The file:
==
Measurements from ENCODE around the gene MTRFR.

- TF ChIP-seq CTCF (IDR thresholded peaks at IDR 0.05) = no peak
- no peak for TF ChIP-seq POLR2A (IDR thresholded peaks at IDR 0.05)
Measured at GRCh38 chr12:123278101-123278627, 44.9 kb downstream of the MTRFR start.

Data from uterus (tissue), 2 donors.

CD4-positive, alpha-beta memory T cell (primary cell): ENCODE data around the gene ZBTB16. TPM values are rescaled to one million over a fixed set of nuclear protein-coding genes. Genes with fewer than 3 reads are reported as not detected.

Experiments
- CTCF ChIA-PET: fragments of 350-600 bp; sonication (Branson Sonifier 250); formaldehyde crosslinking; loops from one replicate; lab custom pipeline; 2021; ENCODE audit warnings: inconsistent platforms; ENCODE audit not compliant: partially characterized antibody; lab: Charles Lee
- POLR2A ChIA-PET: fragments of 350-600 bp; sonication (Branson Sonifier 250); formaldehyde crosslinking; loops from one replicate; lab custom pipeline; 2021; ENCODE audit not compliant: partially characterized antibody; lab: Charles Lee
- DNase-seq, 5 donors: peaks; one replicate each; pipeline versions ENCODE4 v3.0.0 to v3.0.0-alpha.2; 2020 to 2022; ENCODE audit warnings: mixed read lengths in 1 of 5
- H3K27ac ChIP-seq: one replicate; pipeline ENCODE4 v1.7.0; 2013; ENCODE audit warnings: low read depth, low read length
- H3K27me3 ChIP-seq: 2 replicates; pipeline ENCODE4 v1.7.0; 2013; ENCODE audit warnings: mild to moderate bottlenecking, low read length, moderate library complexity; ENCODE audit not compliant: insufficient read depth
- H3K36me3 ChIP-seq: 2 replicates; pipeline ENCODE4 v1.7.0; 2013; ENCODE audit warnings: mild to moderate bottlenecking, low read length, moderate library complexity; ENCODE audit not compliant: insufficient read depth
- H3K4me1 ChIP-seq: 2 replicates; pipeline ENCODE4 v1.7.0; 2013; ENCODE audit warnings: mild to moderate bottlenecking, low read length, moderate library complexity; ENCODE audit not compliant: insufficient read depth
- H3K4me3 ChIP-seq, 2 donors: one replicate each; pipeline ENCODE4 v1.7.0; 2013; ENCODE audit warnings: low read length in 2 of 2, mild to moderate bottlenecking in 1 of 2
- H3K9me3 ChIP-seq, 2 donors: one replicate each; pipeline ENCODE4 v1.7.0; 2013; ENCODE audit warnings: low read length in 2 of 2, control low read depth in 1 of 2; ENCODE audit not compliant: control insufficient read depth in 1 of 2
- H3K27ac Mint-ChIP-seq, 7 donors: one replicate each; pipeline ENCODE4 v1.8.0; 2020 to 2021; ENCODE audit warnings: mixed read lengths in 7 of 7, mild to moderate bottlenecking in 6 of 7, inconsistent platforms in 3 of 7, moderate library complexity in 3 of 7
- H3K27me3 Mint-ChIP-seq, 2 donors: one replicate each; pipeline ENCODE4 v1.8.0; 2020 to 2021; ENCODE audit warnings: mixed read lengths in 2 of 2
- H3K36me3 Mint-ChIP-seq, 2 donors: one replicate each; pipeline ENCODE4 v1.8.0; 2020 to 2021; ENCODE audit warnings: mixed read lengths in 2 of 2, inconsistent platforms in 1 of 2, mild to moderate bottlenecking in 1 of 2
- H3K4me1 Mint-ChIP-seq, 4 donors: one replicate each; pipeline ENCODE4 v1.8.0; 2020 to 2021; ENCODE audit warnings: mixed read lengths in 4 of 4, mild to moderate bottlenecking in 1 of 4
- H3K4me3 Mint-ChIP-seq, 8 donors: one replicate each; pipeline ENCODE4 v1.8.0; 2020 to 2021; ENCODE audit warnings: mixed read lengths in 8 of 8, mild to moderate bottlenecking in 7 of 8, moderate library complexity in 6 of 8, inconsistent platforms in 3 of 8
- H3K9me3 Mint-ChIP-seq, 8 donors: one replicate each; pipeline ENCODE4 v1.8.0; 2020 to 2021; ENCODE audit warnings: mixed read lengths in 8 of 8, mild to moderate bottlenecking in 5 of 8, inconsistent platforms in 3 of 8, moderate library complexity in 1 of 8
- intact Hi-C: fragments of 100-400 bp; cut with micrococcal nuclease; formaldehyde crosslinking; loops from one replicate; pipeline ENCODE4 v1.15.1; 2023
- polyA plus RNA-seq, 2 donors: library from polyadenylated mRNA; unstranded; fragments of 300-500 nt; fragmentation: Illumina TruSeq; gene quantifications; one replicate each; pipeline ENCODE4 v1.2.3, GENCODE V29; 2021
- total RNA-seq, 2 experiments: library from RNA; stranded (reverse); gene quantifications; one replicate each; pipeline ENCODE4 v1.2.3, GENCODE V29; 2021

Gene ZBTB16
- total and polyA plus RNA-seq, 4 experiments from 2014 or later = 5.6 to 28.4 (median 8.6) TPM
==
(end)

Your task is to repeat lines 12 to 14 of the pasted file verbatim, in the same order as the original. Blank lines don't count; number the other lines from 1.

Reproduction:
- H3K27me3 ChIP-seq: 2 replicates; pipeline ENCODE4 v1.7.0; 2013; ENCODE audit warnings: mild to moderate bottlenecking, low read length, moderate library complexity; ENCODE audit not compliant: insufficient read depth
- H3K36me3 ChIP-seq: 2 replicates; pipeline ENCODE4 v1.7.0; 2013; ENCODE audit warnings: mild to moderate bottlenecking, low read length, moderate library complexity; ENCODE audit not compliant: insufficient read depth
- H3K4me1 ChIP-seq: 2 replicates; pipeline ENCODE4 v1.7.0; 2013; ENCODE audit warnings: mild to moderate bottlenecking, low read length, moderate library complexity; ENCODE audit not compliant: insufficient read depth